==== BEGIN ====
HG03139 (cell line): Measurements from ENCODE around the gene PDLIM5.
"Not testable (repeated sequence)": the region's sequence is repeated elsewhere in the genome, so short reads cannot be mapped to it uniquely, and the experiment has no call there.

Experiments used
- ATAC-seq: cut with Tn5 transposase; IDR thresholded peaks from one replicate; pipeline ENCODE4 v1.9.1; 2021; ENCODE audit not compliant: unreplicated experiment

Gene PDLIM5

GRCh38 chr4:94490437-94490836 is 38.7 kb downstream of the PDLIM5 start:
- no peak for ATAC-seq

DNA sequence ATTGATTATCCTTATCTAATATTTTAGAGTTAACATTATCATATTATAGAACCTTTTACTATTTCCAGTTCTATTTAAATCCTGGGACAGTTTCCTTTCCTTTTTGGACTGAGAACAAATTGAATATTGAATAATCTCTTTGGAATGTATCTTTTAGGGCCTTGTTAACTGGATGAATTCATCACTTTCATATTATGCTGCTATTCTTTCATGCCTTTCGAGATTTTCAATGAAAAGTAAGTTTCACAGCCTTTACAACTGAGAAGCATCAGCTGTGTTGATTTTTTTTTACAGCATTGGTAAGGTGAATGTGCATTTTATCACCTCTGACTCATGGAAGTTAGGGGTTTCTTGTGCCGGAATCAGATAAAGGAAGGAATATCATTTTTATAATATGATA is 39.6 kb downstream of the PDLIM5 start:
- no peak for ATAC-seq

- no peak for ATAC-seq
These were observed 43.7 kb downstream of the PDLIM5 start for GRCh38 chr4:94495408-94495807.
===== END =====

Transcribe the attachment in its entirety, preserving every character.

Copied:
HG03139 (cell line): Measurements from ENCODE around the gene PDLIM5.
"Not testable (repeated sequence)": the region's sequence is repeated elsewhere in the genome, so short reads cannot be mapped to it uniquely, and the experiment has no call there.

Experiments used
- ATAC-seq: cut with Tn5 transposase; IDR thresholded peaks from one replicate; pipeline ENCODE4 v1.9.1; 2021; ENCODE audit not compliant: unreplicated experiment

Gene PDLIM5

GRCh38 chr4:94490437-94490836 is 38.7 kb downstream of the PDLIM5 start:
- no peak for ATAC-seq

DNA sequence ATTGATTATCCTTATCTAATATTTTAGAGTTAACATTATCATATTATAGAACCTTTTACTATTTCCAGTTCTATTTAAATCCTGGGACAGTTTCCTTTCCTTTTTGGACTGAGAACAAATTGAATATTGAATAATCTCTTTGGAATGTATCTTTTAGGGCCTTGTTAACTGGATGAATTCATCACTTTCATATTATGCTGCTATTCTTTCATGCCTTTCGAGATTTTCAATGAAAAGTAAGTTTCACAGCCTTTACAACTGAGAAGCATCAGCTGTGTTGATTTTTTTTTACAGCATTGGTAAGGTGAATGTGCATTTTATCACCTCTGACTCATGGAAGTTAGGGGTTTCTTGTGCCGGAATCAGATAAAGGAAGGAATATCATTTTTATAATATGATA is 39.6 kb downstream of the PDLIM5 start:
- no peak for ATAC-seq

- no peak for ATAC-seq
These were observed 43.7 kb downstream of the PDLIM5 start for GRCh38 chr4:94495408-94495807.